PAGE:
Travel is one of the key issues, but it also represents an opportunity to significantly reduce the institutions' emissions. “ETH Zurich was one of the first universities to estimate its travel footprint," says Christine Bratrich. “We encourage the individual departments to plan their own greenhouse gas reduction targets. Our latest survey indicates that more than 90% of faculty are aware of our efforts in this area." These commitments are voluntary – there is no consequence for not meeting targets, she says.
Leading by example
Some of the scientists interviewed admit that they have not given much thought to the carbon footprint issue. Others are very aware of it. "I'm allergic to grand declarations," says Anna Fontcuberta i Morral, a professor at EPFL's Materials Institute. "We talk about sustainability issues informally in my team. The culture in a lab is not defined through speeches, but through leading by example." She discusses every trip with her team members and has set simple rules: favour the train whenever possible and do not fly for trips of less than 500 kilometers.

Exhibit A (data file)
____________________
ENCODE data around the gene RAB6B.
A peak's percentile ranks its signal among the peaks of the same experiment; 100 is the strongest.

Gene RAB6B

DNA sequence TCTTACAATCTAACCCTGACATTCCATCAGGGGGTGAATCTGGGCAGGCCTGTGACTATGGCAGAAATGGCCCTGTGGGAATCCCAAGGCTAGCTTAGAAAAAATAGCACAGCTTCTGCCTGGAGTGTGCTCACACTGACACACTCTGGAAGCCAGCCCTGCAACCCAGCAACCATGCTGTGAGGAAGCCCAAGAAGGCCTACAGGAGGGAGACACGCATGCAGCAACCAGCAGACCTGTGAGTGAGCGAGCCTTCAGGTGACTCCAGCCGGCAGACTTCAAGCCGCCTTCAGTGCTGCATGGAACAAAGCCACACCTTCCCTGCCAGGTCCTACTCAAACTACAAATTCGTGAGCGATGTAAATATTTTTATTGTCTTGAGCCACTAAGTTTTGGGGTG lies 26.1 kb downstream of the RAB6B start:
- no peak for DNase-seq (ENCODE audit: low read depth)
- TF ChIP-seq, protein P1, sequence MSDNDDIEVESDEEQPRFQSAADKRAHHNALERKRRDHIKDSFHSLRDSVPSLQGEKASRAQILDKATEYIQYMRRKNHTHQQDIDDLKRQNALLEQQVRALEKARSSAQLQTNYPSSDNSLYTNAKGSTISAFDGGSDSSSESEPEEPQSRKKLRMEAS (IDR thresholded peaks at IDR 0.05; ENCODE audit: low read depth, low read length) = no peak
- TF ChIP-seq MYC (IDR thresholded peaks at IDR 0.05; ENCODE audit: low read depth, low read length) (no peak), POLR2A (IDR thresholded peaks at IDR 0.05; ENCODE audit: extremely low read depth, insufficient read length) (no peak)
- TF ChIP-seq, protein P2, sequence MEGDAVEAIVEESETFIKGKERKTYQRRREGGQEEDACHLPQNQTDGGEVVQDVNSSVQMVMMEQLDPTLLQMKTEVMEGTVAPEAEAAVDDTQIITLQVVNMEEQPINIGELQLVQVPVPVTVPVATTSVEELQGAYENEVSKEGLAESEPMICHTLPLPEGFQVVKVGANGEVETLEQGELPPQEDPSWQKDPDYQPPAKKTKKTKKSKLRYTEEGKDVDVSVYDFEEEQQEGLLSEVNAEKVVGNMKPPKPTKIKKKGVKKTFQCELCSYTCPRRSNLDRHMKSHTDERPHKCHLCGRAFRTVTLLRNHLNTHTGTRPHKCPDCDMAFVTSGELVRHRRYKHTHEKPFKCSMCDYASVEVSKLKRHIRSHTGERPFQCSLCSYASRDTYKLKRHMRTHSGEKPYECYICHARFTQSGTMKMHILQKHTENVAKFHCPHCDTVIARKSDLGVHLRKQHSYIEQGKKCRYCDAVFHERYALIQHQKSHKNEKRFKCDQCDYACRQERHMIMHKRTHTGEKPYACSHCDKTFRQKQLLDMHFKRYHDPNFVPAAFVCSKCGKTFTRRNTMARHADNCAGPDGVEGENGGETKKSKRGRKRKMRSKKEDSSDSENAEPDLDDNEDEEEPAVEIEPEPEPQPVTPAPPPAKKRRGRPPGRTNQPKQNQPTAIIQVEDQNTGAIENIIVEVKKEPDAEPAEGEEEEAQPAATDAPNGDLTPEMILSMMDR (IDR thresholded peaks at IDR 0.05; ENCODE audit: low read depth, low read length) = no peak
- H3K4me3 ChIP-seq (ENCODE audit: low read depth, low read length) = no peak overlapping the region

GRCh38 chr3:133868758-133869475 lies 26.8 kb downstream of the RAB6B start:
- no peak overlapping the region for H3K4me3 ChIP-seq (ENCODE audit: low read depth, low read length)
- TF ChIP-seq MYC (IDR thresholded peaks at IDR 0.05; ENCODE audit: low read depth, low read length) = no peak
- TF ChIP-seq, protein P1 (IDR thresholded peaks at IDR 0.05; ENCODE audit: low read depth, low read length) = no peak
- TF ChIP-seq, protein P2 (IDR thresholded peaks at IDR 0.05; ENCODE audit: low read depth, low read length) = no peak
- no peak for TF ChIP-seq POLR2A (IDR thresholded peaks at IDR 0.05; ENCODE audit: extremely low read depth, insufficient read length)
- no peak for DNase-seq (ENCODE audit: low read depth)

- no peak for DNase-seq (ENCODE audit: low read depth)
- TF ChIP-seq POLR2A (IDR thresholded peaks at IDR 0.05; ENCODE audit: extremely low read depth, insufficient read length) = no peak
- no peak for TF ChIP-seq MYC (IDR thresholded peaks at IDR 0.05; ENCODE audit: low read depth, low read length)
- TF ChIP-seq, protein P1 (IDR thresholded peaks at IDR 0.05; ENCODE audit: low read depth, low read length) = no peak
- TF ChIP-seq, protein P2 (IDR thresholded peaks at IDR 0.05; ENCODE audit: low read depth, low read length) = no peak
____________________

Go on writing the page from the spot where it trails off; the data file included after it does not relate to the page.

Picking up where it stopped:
She has, of course, greatly reduced her business travels since the start of the Covid-19 pandemic. And she doesn't plan to return to her former pace: "I felt pressure to do a lot of long-distance travel, because that's what is expected of scientists on a certain level: to be invited to big conferences, to travel often to visit colleagues, to establish international collaborations... You have to choose how you invest the available time. To me, spending long hours on airplanes does not make you a better scientist."